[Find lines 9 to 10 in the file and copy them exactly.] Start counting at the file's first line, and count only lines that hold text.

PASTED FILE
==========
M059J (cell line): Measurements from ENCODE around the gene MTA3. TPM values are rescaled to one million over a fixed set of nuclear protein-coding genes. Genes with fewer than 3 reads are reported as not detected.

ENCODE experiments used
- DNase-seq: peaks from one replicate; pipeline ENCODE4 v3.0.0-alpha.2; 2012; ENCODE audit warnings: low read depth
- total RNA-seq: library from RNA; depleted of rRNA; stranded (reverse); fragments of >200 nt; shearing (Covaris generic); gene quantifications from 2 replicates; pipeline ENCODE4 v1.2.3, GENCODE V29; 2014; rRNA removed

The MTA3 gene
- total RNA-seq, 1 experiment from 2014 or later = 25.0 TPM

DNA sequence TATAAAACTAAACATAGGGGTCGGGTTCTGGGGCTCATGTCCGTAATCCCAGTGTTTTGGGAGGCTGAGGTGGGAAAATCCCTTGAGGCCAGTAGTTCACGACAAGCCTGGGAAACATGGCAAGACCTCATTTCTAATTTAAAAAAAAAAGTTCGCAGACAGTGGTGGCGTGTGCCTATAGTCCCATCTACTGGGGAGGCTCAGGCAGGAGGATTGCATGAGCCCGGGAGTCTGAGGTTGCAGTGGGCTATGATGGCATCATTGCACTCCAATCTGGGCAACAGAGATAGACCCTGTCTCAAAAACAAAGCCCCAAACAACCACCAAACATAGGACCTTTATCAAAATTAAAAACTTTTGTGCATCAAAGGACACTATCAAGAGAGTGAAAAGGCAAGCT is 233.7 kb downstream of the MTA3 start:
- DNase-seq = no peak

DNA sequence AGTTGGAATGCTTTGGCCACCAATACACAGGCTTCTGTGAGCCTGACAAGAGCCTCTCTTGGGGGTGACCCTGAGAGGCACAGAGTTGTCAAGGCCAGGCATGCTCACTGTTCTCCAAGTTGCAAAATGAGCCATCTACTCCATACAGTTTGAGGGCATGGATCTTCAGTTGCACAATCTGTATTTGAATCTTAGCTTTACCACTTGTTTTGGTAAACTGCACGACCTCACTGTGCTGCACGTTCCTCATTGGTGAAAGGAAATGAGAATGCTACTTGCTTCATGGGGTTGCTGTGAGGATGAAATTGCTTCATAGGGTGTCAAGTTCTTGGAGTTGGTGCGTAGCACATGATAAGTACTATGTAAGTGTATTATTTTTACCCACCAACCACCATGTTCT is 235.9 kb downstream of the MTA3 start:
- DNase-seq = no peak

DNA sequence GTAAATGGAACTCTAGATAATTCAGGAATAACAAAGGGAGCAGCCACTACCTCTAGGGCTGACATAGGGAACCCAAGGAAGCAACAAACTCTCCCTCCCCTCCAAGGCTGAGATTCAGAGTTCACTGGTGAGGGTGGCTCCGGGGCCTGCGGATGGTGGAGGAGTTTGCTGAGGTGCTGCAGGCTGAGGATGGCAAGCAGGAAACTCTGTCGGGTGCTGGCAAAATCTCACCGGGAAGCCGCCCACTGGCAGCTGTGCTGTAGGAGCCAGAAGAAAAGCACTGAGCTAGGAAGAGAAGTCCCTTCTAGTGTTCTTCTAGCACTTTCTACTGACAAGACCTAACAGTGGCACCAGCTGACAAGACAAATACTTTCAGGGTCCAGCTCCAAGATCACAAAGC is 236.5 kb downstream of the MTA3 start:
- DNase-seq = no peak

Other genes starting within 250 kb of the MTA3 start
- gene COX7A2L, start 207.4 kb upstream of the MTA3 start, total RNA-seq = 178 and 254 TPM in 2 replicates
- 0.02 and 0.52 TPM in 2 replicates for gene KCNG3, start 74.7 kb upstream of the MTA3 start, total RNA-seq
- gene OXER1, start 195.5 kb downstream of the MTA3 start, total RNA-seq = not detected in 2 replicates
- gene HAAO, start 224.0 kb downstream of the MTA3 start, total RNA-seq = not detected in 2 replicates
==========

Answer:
DNA sequence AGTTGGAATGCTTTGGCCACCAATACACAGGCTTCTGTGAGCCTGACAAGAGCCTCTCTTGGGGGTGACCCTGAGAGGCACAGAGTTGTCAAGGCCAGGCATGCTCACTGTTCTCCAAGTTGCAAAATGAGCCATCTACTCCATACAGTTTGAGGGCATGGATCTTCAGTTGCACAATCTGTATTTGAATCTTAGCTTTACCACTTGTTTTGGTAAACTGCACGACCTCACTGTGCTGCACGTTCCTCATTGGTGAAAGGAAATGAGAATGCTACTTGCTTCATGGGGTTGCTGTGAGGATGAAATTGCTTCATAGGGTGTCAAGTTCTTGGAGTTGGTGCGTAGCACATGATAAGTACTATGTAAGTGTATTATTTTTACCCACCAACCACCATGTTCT is 235.9 kb downstream of the MTA3 start:
- DNase-seq = no peak